And after that organ/guitar fade at the end of “I Ain’t Waitin’,” it’s also worth noting that “Ancient Faces” answers right back at the (again, presumed) outset of side B with a likeminded procession in its introduction, and though the personality of the song is more mellow and built around its changes in volume between the verse and chorus and a kind of noodling lead in its second half as it builds to a more patient but still effective payoff, ahead of the last shakedown in “Top 10,” that momentum brings them into the increased breadth of “Eventide,” wherein Hart arguably makes his presence most felt in filling out what would otherwise be empty spaces in the ensuing jam. It is a moodier vibe that persists in the closer, and purposefully so, but Wheeler‘s vocals are able to fit the shifts that ensue, and the subtle wash of Dicenzo‘s cymbals behind and the foundation of Wilson‘s low end prove no less crucial in the quiet places than in any of the album’s prior boogie.

Thus it is that Outsideinside become a genuine four-piece on their second offering, and the change in dynamic from a classic power trio is evident despite the fact that the natural feel remains paramount. “Eventide” breaks at its halfway point and goes to ground to begin the final instrumental build that will close, and it is an especially engaging moment of the band functioning at all levels to bring together old and new strengths. In more than just the actual makeup of the group, Outsideinside II is an important forward step in aesthetic as well as songwriting, and while it never veers — somewhat refreshingly — into territory one might call progressive, the evolution on display from Outsideinside could hardly be called anything else. As yet, they are a better band than people know.

Outsideinside on Thee Facebooks

Outsideinside on Spotify

Rock Freaks Records on Thee Facebooks

Rock Freaks website

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Holy Grove Touring to Psycho Smokeout with Andy Patterson (ex-SubRosa) on Drums

Posted in Whathaveyou on February 21st, 2020 by JJ Koczan

holy grove

Okay. Holy Grove doing a couple shows en route from their native Portland to play Psycho Smokeout in Los Angeles on April 18 is cool. It’s not the only US touring they’re going to do this year, reportedly, which is certainly good news as far as I’m concerned. But I feel like the real news here is that Andy Patterson will be drumming for them on the run. Patterson, formerly of Iota and SubRosa in Salt Lake City (as well as numerous others) and currently also in New York-based Insect Ark and SLC’s Døne, as well as SubRosa offshoot The Otolith — all in addition to recording bands — may or may not be permanent in the drummer role, I don’t really know, but what in life is permanent anyway? If you’ve ever been fortunate enough to watch him play, you know he brings a significant presence and creative pulse to the drums and the fact that that’s going to be a part of Holy Grove only makes me want to FINALLY see them live all the more.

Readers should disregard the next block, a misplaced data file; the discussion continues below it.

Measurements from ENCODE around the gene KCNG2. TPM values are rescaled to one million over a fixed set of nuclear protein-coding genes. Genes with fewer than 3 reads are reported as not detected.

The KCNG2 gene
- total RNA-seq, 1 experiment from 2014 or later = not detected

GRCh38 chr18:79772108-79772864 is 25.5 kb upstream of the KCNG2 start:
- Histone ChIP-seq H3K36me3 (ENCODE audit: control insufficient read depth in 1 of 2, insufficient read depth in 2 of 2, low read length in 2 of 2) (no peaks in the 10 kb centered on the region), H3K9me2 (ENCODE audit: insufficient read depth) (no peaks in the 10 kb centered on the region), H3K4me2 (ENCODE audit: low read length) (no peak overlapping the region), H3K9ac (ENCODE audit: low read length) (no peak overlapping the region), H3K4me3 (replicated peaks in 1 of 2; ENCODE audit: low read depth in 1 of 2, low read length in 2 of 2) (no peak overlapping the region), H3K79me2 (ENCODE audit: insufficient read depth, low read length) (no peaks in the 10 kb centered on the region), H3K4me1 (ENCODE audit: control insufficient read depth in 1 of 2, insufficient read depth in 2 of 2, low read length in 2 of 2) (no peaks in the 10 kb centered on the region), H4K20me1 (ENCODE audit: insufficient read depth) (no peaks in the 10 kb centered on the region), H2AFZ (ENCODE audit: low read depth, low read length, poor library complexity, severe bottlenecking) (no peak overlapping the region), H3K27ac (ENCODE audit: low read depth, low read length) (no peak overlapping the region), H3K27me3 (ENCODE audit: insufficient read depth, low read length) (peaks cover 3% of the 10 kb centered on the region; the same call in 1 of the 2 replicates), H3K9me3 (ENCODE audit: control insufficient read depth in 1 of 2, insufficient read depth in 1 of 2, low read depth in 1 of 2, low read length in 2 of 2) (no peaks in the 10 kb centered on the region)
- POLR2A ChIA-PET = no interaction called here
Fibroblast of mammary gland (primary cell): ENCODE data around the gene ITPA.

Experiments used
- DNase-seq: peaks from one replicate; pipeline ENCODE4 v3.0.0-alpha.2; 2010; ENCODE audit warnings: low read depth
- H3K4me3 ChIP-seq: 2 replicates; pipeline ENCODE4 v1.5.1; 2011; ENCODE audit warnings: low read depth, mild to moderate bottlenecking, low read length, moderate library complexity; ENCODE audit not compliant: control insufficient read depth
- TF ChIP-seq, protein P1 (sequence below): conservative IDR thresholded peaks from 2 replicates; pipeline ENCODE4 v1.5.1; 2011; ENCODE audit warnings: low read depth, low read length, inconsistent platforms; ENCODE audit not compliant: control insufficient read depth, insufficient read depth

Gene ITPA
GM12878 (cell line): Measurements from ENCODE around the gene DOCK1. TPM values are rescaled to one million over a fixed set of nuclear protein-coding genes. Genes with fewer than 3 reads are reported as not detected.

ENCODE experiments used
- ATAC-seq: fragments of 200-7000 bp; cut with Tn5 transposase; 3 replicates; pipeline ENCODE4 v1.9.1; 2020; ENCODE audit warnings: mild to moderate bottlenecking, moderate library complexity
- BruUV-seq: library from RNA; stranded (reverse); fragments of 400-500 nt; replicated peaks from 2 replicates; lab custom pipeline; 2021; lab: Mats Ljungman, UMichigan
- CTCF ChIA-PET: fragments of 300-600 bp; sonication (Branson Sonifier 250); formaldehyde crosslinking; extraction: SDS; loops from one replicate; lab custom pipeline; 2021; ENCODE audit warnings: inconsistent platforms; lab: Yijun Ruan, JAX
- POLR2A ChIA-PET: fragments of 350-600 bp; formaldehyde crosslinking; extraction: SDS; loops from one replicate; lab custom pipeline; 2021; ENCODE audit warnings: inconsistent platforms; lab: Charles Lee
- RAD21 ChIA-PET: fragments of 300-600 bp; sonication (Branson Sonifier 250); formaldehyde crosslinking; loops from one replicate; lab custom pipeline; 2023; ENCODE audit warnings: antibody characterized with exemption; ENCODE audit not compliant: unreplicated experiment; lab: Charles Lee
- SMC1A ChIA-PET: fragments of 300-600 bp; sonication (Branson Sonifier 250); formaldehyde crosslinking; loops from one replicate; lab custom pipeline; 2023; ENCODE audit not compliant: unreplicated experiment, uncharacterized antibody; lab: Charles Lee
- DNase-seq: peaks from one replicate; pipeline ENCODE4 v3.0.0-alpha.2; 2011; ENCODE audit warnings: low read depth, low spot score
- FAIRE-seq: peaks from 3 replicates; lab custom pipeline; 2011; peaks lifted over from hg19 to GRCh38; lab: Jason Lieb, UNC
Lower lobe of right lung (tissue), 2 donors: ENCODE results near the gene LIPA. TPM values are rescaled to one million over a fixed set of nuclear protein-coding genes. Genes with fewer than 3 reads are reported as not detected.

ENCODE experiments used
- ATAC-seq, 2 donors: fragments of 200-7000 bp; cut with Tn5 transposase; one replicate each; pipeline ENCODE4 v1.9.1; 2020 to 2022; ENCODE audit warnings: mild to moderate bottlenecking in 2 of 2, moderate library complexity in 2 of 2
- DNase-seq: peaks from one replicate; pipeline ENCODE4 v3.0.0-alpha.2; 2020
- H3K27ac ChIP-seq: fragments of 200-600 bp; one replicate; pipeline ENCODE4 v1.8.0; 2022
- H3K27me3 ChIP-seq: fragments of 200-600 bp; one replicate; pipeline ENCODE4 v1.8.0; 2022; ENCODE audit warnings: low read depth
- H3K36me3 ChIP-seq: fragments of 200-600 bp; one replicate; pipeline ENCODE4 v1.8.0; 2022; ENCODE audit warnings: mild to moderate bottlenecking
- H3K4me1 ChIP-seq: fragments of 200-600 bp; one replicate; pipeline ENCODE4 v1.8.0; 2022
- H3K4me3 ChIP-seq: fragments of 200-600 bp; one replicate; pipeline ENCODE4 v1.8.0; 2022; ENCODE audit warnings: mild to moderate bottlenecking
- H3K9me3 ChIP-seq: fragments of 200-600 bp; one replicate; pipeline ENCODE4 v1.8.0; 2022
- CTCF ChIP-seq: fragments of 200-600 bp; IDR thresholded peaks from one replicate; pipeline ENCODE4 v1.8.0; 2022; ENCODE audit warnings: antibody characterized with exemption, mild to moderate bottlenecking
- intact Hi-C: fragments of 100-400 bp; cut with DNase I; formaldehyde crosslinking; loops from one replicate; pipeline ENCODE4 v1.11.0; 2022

I won’t on this brief West Coast run, which is a bummer as ever, but have my fingers crossed the opportunity will come sometime before the end of this year, one way or the other.

Either way, these shows, somewhat unsurprisingly, look killer:

holy grove tour

Holy Grove is hittin’ the ol’ dusty trail this April to support our invitation to Psycho Smokeout 2020. We’re also welcoming Andy Patterson to fold, who will be holding it down for us behind the kit. He’s best known as the drummer of the now defunct Subrosa of SLC, and more recently his work with Insect Ark of NYC.

Thursday 4/16 Eugene, OR at Old Nicks Pub w/ Gaythiest and Red Cloud
Friday 4/17 Oakland, CA at Jack London Elbo Room w/ Brume and Squalus
Saturday 4/18 Los Angeles, CA at Catch One for Psycho Smokeout w/Acid King, The Obsessed, Cough etc.

Artwork for the tour flyer was done by Dylan Garrett Smith (@dylanxvx on IG), lettering by Josh Yelle (@pencilmancer on IG) and layout by Eric Powers (@_punt_ on IG).

Holy Grove is:
Andrea Vidal – Vocals
Trent Jacobs – Guitar
Gregg Emley – Bass
Andy Patterson – Drums

https://www.facebook.com/holygroveband/